This mix and match kaleidoscope approach allows some amazing explorations of the expectations of genre. “Jaynestown” is about a backwoods hell-hole that just happens to think Jayne is a hero. The story is a comic deflation of Eric Hobsbawm’s “social bandit” thesis, a thesis that explains the appeal of stories such as Robin Hood or tv shows about charming space-outlaws. Many tv shows parody themselves, few do it so thoughtfully. “Ariel” is a classic heist story, one that could have come from W.R. Burnett or Jean Pierre Melville. The story questions the basis of honor among thieves, and rather than taking it as a given, explains why a man must live by a code. “Our Mrs. Reynolds” and “Trash” form a duo of tales about an interplanetary gold-digger who outwits the crew in a hilarious pair of stories of low cunning and high crime. The last episode, “Objects in Space” is a tour-de-force, the ship is boarded and seized by an off-kilter bounty-hunter named Jubal Early. Beautifully composed images form a perfect backdrop for a story where the villain and River fight a battle of wills and wits that is deeply revealing of character. TV drama does not get any better than “Objects in Space”.

This is one of the longest Fire and Sword reviews, and nonetheless I feel I have slighted this series. I watch these shows again and again because they are a textbook for creating characters that live and a world that is not just a tinsel and paint backdrop. The four DVD set comprises a mere thirteen episodes and a double length pilot. Three of the episodes were never aired and the pilot was shown only after the series was cancelled. While I certainly enjoyed the series when it was aired, I found my appreciation reached new heights when I could see it as an integral whole, each part related and forming a true series. One can only wonder at what heights it could have scaled had this series been given the chance it deserved. We are fortunate to have Serenity, the theatrical follow up, but the richness of the original series is unparalleled. It is a lush world of wonders I yearn to inhabit. On DVD, I still can.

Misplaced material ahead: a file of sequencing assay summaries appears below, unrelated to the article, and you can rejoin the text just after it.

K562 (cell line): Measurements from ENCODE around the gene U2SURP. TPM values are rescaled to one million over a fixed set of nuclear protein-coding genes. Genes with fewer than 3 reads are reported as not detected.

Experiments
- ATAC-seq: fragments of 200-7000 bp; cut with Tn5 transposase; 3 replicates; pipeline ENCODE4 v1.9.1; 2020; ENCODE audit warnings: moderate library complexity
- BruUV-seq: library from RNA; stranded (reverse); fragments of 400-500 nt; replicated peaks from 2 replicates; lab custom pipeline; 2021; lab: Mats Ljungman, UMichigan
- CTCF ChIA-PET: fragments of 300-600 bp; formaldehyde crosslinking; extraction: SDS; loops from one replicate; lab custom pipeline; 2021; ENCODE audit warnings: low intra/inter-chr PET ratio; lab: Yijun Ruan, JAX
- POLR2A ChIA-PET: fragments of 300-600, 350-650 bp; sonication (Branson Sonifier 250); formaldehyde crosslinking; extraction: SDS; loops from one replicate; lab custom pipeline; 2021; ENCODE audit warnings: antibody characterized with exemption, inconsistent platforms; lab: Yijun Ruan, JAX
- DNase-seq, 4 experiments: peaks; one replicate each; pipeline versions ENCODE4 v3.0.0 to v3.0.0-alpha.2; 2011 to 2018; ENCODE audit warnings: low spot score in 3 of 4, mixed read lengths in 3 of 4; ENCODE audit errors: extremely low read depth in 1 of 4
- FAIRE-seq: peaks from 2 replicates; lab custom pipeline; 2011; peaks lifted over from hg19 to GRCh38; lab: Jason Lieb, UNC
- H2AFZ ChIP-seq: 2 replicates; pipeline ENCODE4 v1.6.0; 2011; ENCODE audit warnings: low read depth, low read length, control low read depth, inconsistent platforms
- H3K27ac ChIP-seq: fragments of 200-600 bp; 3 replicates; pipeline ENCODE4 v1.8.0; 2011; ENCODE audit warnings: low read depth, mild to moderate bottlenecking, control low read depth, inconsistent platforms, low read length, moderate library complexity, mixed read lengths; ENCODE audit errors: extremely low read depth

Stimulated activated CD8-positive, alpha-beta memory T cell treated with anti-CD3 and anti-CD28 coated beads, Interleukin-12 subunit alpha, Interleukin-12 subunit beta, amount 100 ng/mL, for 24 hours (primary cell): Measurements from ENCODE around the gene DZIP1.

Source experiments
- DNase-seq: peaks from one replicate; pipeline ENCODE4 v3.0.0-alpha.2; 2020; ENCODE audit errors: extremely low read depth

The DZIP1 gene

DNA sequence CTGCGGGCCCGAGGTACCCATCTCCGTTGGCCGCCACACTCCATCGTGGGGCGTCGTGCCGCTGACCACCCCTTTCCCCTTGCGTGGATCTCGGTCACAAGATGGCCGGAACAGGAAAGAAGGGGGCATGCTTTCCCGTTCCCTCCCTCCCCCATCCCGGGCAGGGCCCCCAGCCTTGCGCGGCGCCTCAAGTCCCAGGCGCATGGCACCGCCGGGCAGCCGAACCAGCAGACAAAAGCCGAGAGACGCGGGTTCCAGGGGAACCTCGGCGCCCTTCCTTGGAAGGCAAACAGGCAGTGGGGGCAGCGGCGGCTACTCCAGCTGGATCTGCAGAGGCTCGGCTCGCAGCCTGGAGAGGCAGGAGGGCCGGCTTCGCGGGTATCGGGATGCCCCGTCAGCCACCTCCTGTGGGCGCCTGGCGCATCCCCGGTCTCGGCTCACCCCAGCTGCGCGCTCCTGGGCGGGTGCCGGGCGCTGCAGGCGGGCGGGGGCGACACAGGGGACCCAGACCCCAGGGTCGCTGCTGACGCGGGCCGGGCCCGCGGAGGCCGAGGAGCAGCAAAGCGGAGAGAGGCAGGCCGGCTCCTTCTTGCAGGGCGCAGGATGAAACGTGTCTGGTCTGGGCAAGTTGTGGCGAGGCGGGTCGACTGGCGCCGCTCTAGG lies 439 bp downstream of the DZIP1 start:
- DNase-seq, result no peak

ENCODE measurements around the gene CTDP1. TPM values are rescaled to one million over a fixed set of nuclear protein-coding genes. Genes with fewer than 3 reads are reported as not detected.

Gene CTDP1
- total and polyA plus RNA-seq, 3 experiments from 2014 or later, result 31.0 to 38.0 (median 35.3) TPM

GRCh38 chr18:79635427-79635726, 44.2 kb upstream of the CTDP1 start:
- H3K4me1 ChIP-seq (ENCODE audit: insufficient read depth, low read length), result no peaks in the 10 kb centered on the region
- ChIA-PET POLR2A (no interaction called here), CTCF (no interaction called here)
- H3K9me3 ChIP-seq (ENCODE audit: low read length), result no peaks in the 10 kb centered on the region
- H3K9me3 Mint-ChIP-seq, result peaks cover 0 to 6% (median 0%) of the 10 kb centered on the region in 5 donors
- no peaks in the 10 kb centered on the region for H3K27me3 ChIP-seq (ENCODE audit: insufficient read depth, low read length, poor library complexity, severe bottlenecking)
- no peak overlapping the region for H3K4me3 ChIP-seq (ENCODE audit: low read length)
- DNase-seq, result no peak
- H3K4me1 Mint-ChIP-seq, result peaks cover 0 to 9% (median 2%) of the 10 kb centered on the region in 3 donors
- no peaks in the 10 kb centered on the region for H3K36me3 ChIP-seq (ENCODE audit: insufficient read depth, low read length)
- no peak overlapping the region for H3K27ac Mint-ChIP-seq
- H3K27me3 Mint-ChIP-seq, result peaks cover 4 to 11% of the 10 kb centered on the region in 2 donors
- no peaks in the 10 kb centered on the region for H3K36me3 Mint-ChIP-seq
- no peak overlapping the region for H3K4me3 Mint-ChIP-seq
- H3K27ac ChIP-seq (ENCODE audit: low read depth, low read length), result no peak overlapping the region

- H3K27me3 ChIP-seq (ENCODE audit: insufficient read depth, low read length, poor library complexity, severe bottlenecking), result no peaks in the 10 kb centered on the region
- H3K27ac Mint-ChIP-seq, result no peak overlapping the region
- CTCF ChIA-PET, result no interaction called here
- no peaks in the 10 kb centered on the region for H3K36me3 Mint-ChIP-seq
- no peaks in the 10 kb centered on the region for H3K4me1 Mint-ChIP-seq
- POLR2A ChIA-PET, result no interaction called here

-Dave Hardy

Friday, December 22, 2006

Dir. by John Huston

John Huston took an eccentric book by a reclusive German anarchist about prospectors, bandits, priests, Indians, and oil men and turned it into a very watchable Hollywood film. That Huston compromised enough of the story to make it filmable while keeping the central meaning of the film is no small achievement.